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Microsoft Pulls Plug on MSN in China


The company has announced MSN will close in , allowing to focus on its cloud services and initiatives in the country.

This is another sign that the company is focusing on other strategies in the country. The decision comes today, but the seeds were sewn in 2015 when Microsoft collaborated with Chinese web provider Baidu to make the service the default search (negating Bing) and homepage (negating) MSN for the Edge browser in China.

This strategy was an acknowledgment by Microsoft that its internet (or indeed most western providers) services were not popular compared to Chinese homegrown alternatives.

Aside from this, Redmond says it is shuttering MSN in China to focus on other avenues in the country, including software and services for Windows 10 and the company's ever growing cloud ambitions. This is more than face saving from Microsoft, the company has been working towards this goal, including the development of a Chinese specific version of Windows 10.

MSN was launched in China 11 years ago in a partnership with Shanghai Alliance Investment, it was a first of its kind collaboration for Microsoft. Explaining its decision to pull MSN, an email from the company read:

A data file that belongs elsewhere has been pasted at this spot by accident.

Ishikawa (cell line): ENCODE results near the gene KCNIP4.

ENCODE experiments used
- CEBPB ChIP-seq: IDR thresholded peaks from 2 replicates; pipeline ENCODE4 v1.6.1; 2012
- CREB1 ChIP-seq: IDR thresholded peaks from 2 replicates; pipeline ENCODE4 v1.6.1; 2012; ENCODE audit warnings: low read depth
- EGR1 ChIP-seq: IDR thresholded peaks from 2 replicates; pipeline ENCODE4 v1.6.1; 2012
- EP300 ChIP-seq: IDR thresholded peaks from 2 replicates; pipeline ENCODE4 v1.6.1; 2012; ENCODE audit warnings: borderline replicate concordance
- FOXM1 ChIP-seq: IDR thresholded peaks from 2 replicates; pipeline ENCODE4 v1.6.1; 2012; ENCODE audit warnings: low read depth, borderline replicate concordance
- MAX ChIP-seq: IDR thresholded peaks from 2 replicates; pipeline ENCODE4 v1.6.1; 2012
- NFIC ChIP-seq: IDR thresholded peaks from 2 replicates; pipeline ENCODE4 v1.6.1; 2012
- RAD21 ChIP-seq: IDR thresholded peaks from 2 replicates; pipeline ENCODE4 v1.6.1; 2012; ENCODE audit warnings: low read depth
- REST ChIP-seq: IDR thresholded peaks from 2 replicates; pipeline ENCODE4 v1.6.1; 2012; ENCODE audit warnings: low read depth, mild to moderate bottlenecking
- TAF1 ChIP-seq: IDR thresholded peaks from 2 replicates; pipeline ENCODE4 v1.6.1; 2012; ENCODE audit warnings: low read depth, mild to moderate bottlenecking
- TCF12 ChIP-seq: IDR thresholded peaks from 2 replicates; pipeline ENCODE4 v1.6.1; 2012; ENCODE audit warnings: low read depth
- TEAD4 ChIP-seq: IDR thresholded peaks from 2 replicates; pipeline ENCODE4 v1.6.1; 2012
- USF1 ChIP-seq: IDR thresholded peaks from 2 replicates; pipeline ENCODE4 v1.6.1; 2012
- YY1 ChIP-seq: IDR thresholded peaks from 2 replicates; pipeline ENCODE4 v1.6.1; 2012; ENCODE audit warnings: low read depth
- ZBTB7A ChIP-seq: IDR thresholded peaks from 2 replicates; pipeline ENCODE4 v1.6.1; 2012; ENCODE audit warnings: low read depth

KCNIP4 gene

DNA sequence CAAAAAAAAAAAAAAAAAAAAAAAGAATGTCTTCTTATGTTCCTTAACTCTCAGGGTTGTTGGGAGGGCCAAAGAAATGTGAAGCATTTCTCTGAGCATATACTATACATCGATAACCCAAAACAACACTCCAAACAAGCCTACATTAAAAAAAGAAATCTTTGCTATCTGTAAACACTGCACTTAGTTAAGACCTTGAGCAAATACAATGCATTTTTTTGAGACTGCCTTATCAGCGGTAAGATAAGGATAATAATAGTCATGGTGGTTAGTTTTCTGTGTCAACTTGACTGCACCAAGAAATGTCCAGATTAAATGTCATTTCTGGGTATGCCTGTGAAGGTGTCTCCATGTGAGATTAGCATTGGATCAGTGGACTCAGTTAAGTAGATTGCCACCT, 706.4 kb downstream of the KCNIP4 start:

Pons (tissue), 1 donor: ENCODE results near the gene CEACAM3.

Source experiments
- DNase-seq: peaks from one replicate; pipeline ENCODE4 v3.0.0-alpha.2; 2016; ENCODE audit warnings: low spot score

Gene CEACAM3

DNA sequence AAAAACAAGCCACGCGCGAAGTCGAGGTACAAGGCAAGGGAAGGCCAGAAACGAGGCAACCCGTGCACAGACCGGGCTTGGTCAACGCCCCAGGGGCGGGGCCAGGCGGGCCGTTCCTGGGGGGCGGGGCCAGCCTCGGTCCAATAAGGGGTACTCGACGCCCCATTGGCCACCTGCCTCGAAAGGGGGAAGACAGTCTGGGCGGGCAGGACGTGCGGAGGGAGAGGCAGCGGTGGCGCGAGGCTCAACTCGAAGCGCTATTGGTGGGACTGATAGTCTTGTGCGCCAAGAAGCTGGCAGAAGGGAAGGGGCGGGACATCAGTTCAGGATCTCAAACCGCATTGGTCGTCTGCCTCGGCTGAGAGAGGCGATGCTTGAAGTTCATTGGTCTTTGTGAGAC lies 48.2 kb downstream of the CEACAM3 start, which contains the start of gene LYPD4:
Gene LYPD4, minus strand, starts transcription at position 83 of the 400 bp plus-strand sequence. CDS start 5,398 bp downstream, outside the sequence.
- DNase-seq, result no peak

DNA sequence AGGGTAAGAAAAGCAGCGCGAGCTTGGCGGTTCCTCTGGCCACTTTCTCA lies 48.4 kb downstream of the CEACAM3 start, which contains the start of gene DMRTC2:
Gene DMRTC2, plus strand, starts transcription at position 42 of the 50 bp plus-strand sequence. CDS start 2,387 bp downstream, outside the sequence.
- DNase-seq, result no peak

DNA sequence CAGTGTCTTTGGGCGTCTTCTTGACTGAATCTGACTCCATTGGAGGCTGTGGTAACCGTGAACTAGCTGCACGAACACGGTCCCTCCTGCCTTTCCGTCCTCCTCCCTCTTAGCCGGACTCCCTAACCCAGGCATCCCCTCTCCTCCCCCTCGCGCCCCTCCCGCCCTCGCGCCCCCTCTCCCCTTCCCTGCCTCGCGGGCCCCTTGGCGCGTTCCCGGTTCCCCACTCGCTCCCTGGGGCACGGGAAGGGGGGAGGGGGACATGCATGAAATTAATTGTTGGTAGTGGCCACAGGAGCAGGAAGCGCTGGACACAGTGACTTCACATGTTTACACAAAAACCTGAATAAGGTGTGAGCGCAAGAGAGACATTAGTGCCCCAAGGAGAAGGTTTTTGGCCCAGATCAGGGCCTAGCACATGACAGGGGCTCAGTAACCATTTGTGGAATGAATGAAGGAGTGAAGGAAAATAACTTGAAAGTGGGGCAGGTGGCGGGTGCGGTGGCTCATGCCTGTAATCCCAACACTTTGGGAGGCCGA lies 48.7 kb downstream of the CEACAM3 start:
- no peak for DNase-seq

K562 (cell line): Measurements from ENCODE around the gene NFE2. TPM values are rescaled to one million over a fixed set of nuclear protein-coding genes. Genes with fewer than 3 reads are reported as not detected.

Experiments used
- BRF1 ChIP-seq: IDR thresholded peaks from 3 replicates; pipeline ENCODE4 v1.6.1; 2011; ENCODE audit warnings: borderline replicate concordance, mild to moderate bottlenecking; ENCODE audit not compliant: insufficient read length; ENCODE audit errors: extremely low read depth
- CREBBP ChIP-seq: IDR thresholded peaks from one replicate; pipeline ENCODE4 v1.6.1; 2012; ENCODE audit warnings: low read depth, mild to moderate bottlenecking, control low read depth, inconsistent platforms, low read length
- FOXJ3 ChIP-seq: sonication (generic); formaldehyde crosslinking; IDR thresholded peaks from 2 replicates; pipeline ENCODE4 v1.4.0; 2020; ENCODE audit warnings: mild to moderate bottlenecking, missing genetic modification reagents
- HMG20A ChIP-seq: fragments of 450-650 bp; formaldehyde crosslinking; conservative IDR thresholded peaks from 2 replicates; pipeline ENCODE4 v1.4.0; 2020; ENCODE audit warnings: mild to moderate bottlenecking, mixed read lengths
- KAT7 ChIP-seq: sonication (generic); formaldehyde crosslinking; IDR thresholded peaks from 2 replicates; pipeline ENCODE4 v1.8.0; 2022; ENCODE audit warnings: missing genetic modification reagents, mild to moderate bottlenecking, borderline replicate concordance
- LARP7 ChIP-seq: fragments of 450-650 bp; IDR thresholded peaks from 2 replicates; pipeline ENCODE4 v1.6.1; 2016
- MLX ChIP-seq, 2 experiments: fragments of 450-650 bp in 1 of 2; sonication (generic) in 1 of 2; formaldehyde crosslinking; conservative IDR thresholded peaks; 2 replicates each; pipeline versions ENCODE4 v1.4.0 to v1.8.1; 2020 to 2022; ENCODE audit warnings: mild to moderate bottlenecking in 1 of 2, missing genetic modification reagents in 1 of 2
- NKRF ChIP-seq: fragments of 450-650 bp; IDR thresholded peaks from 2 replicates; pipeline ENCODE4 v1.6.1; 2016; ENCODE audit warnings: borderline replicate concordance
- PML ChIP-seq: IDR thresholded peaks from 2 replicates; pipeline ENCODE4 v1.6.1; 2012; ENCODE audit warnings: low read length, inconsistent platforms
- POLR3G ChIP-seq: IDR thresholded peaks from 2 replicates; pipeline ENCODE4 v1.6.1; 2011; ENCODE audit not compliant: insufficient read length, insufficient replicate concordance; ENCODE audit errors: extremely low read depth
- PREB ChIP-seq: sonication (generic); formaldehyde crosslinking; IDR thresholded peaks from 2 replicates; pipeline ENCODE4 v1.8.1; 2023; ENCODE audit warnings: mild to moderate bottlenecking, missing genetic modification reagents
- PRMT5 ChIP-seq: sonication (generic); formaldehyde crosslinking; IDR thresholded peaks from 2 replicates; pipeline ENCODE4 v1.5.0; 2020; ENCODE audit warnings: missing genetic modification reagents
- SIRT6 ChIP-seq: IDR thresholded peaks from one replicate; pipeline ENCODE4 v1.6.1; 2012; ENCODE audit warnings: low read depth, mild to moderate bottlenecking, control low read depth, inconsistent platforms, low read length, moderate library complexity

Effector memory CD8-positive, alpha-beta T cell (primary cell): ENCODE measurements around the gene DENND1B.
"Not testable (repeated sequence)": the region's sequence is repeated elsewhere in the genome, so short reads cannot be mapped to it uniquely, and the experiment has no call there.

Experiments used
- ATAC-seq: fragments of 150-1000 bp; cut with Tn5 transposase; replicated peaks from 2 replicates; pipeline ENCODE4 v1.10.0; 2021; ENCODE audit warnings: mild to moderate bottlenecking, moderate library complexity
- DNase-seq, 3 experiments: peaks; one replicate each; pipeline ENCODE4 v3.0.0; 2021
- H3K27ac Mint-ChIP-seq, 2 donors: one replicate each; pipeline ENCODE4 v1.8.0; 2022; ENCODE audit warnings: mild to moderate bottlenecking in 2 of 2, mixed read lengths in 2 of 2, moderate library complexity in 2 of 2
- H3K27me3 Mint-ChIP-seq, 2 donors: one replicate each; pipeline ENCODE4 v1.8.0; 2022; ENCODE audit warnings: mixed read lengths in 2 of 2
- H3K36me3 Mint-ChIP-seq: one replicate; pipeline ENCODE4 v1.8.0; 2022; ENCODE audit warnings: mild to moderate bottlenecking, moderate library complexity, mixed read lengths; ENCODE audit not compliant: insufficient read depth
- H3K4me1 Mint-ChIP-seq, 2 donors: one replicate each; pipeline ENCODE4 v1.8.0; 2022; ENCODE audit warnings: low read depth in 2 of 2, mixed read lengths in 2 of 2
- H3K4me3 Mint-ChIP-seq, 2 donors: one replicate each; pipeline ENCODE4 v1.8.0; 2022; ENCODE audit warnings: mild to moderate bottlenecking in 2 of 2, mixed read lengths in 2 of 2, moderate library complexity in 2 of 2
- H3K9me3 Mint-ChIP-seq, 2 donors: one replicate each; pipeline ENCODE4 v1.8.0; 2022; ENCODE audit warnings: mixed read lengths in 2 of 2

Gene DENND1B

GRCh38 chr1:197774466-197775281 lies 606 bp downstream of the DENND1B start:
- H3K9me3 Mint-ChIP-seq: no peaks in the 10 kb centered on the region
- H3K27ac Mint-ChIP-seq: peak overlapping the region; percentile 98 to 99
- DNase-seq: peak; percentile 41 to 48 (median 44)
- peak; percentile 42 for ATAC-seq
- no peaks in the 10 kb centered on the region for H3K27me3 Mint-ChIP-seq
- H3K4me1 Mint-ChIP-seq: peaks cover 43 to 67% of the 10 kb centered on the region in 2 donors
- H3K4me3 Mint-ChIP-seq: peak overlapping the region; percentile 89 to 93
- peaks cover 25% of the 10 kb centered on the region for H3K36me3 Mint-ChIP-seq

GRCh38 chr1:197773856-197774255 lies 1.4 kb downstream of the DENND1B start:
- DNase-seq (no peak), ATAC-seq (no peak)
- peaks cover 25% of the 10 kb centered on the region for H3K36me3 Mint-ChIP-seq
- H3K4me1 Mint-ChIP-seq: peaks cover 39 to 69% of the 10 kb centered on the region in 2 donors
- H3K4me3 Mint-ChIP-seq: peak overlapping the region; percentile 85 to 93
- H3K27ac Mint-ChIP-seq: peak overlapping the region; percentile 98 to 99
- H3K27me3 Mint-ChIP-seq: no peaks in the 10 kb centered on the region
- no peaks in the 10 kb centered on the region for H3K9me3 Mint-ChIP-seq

Microsoft will be shutting down the MSN portal in China on June 7. Microsoft is deeply committed to China, offering a range of products including Windows 10, cloud services to customers, and hosting the largest research and development center outside of the U.S.

Microsoft has a presence in China, with the company's R&D center for the entire Asia-Pacific region located in the country's capital, Beijing. As one of the leaders in cloud services, China represents a huge frontier to be conquered and the cloud provider that cracks the market first will have huge potential for growth.

In some aspects this mirrors the mobile market, where companies are fighting to dominate China, something Microsoft has largely failed to do.

Cloud is of course different with the company the market leader through its Azure cloud platform, and already Microsoft has 60,000 corporate cloud clients in China.

Luke Jones
Luke Jones
Luke has been writing about all things tech for more than five years. He is following Microsoft closely to bring you the latest news about Windows, Office, Azure, Skype, HoloLens and all the rest of their products.

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